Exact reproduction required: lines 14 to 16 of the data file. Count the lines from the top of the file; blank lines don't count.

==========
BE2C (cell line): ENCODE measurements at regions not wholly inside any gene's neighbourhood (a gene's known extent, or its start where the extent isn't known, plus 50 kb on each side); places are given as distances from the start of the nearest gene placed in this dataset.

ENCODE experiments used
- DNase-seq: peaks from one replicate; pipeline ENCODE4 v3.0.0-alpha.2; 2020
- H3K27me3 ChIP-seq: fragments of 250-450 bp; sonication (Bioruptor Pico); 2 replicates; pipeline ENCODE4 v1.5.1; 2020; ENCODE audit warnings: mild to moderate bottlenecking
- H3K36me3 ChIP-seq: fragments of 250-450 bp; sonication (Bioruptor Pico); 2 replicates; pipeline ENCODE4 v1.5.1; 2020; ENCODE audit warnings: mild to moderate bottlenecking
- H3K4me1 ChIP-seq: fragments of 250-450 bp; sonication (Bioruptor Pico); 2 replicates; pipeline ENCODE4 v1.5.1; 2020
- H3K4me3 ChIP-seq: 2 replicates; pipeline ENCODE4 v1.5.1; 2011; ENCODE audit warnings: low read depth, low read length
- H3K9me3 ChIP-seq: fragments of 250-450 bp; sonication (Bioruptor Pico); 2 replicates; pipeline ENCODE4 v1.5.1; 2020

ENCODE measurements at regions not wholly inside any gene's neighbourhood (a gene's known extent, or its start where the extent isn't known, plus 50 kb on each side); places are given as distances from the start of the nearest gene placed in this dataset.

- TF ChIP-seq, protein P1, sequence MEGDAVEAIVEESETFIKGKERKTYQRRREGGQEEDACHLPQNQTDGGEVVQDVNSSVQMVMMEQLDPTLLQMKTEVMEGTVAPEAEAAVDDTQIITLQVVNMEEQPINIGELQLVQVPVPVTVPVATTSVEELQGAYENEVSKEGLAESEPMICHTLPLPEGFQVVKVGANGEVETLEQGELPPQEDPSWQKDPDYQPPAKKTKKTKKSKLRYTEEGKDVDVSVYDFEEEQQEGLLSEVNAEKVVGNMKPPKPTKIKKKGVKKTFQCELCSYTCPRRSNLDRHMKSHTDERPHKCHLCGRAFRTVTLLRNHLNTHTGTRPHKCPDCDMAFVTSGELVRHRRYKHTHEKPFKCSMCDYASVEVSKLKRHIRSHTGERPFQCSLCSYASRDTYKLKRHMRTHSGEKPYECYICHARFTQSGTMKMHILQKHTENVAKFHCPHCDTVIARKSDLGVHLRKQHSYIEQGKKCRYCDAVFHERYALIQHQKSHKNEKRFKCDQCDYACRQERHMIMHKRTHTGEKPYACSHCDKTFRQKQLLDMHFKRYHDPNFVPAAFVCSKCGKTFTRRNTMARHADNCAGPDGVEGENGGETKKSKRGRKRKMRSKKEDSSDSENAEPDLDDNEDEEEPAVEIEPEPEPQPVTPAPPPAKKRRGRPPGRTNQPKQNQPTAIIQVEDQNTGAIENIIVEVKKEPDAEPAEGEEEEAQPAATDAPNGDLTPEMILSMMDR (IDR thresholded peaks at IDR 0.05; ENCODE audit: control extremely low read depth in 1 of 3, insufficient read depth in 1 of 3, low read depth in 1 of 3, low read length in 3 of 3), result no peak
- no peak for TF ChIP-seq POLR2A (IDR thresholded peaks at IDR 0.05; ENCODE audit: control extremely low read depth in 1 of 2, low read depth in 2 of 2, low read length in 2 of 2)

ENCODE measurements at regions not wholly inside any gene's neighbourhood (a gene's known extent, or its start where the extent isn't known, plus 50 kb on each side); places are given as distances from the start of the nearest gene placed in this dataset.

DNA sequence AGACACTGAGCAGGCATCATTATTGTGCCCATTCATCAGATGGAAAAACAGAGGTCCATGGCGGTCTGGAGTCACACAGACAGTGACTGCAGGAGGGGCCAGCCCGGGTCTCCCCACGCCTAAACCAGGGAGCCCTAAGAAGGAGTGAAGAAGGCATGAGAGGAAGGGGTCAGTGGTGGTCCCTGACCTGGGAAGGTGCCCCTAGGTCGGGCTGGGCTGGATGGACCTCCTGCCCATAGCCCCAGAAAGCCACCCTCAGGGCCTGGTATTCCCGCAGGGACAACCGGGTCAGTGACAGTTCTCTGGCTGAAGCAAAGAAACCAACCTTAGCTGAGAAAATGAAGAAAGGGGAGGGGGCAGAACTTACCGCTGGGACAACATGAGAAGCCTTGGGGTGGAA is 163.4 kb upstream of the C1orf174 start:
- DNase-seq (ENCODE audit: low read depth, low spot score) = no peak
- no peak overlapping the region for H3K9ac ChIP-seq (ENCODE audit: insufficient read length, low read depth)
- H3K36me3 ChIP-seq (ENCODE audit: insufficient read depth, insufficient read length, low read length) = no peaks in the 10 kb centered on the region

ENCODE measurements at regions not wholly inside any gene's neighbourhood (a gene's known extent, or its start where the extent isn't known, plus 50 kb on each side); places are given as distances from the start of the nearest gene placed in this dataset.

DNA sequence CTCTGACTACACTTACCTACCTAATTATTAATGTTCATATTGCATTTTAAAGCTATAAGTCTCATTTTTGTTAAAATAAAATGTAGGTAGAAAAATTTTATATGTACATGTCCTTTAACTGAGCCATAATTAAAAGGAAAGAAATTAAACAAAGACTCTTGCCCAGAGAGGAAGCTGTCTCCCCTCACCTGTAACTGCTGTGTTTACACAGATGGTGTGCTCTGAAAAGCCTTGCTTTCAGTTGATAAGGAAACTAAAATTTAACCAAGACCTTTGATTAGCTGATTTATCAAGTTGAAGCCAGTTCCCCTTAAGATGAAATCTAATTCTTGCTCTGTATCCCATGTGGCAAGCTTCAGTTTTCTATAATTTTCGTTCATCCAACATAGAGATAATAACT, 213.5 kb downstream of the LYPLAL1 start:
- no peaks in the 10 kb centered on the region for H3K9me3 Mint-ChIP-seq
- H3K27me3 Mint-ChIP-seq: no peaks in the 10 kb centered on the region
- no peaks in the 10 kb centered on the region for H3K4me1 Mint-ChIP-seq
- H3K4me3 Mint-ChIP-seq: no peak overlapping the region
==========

- DNase-seq (ENCODE audit: low read depth, low spot score) = no peak
- no peak overlapping the region for H3K9ac ChIP-seq (ENCODE audit: insufficient read length, low read depth)
- H3K36me3 ChIP-seq (ENCODE audit: insufficient read depth, insufficient read length, low read length) = no peaks in the 10 kb centered on the region